The pandemic has not been kind to Delhi. The state government, no stranger to pugilist moves in politics, is locked in a grim battle. Even since the lockdown was eased, horror stories have been escaping out of city hospitals like ghouls out to torment the populace. The city’s Covid graph is soaring; overloaded hospitals are turning away patients, letting them die without proper medical care. But what’s a crisis if not an opportunity for some extra lashings of mayhem?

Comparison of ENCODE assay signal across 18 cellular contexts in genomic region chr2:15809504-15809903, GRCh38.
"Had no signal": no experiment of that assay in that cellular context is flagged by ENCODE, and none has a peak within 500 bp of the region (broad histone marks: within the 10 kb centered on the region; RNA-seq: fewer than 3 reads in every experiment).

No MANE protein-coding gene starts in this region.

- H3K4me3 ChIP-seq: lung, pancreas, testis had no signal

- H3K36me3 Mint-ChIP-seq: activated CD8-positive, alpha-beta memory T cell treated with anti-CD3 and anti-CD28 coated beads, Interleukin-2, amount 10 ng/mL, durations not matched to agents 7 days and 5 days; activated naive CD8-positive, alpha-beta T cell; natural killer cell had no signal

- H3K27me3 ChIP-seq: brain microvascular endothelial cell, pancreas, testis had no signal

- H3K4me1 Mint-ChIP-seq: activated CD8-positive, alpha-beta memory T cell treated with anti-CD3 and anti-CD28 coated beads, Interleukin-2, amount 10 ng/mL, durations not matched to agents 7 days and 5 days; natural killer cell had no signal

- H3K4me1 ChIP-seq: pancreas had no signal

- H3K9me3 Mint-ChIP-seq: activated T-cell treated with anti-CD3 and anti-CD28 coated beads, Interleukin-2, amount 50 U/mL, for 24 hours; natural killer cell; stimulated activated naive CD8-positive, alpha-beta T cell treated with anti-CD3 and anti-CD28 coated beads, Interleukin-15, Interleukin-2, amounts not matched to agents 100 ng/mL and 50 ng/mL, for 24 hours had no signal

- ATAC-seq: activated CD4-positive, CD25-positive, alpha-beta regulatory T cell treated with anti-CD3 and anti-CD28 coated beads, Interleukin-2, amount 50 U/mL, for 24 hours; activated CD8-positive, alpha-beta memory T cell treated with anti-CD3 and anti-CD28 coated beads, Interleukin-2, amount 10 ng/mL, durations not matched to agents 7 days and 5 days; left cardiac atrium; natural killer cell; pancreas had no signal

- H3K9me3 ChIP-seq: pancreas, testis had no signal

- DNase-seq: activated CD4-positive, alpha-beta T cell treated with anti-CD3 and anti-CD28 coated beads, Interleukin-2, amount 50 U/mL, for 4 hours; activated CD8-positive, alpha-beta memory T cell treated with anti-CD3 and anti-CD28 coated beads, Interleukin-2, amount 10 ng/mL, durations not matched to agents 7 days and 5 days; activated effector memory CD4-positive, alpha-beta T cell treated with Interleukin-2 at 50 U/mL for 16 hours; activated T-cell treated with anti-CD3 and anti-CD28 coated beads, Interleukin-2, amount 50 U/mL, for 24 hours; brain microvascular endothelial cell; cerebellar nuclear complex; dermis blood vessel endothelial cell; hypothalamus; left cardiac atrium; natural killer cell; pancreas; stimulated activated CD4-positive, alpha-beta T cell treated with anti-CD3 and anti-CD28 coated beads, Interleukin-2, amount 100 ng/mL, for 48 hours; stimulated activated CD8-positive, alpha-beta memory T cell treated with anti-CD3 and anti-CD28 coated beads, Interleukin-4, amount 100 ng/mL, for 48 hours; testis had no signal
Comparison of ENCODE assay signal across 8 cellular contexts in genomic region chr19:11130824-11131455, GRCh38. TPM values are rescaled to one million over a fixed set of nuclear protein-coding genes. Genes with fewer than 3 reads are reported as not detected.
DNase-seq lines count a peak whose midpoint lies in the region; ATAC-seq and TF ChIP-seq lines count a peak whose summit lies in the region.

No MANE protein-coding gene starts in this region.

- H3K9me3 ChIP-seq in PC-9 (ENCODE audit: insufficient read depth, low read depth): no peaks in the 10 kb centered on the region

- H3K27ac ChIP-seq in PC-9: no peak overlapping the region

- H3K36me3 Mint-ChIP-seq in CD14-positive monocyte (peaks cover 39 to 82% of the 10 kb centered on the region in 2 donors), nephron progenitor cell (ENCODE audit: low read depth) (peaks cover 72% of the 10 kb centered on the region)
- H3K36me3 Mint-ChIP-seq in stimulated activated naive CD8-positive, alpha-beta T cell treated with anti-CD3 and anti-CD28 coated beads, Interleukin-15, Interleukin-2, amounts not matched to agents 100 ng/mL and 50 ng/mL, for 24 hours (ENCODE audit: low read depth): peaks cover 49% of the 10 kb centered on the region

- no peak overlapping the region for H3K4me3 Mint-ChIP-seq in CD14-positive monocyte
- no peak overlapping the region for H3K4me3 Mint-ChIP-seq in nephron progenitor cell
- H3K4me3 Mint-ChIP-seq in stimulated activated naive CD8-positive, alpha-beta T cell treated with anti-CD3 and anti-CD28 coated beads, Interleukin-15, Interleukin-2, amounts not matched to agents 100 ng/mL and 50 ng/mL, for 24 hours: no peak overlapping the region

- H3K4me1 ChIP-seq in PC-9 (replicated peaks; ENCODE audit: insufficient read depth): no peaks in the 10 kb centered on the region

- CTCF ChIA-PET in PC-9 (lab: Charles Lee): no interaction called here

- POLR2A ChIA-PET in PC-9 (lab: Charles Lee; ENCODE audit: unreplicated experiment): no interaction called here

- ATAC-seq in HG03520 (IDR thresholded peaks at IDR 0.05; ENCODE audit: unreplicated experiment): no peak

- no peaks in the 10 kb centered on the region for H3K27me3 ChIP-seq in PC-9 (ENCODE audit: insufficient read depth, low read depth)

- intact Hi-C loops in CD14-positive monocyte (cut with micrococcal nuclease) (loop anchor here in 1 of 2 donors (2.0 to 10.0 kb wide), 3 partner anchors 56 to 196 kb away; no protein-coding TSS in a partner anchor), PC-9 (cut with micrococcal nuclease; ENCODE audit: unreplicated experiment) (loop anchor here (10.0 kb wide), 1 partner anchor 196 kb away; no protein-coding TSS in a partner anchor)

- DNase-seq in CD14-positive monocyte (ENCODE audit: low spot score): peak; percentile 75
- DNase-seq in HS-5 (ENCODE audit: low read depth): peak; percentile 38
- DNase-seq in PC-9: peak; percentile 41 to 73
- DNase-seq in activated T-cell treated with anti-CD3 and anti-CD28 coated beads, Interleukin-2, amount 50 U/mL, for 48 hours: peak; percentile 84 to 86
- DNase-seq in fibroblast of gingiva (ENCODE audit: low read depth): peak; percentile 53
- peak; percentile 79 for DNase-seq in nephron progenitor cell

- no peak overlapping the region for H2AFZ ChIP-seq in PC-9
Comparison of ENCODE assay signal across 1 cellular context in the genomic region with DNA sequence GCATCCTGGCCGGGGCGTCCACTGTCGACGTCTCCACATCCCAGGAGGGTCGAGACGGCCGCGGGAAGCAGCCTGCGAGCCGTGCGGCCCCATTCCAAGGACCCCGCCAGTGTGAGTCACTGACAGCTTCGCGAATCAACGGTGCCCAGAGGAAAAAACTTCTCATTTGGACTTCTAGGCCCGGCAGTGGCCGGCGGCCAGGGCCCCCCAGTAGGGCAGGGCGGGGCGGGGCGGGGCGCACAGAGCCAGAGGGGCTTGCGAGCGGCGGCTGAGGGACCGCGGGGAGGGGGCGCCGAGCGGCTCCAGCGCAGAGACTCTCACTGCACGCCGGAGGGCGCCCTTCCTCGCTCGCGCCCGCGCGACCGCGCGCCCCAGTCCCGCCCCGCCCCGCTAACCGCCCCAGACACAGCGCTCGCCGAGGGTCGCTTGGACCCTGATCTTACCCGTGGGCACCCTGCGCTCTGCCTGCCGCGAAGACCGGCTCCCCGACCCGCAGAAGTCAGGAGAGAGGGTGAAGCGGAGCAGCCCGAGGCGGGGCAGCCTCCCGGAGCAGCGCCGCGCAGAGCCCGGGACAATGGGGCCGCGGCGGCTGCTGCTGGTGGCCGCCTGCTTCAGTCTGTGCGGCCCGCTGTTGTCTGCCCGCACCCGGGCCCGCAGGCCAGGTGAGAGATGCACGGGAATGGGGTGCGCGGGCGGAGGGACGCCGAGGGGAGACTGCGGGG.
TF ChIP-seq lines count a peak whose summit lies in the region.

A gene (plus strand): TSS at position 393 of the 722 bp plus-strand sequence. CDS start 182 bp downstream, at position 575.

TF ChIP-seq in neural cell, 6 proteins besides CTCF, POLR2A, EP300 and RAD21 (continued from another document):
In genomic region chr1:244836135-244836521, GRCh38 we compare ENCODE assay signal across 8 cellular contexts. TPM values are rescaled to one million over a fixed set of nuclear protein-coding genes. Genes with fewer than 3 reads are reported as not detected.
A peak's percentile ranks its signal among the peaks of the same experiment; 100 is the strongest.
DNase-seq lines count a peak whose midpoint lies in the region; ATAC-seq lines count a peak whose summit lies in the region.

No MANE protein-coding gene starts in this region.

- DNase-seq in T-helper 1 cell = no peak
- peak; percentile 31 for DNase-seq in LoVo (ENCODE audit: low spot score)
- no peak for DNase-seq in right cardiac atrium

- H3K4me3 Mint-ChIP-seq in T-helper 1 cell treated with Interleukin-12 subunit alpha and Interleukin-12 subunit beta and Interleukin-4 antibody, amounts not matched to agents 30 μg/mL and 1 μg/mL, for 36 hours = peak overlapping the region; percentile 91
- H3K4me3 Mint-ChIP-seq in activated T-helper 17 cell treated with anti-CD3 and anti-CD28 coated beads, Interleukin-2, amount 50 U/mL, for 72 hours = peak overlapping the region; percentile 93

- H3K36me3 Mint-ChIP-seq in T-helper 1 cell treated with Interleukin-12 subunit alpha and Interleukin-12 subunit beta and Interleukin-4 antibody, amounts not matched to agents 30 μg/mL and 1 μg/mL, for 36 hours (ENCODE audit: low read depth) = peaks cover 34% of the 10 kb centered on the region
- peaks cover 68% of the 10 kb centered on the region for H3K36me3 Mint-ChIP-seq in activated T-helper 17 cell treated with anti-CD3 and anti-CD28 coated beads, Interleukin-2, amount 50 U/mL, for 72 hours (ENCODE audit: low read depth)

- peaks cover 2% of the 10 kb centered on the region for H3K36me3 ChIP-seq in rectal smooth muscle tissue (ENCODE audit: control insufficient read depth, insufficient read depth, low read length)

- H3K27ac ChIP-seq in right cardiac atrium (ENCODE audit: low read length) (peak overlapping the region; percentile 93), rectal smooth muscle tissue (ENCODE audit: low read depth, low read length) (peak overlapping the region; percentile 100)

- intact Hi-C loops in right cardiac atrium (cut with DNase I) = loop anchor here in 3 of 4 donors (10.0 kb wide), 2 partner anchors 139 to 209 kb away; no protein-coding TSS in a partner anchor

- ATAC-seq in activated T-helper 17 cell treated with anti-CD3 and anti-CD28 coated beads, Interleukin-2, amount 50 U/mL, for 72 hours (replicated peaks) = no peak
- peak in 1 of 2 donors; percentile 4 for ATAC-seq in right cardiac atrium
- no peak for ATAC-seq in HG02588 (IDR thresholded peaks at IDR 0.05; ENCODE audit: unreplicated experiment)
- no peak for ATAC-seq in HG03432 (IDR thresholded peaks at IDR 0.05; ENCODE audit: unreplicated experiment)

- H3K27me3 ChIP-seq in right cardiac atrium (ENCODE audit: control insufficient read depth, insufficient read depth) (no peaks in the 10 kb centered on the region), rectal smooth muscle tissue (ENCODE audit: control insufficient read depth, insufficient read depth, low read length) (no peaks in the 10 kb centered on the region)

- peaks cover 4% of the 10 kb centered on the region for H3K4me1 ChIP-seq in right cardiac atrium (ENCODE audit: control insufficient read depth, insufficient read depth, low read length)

We were not disappointed: two contentious decisions came along from chief minister Arvind Kejriwal to set off a right royal row. One was on barring admission to patients from outside Delhi to state-run hospitals. The order was sent back to the pavilion by the lieutenant-governor, Anil Baijal, before you could pronounce N95. The other was a revised testing strategy—that asymptomatic people will be restricted from testing. Again, the L-G scalped it, directing the state to adhere to guidelines set by ICMR. The soundness of the decisions—or the lack of it—in terms of ethics or effective epidemic policy is one thing. But the episode framed a central conflict at the heart of India’s Covid-19 battle—central being an accidental word there. The key question is: who owns an epidemic?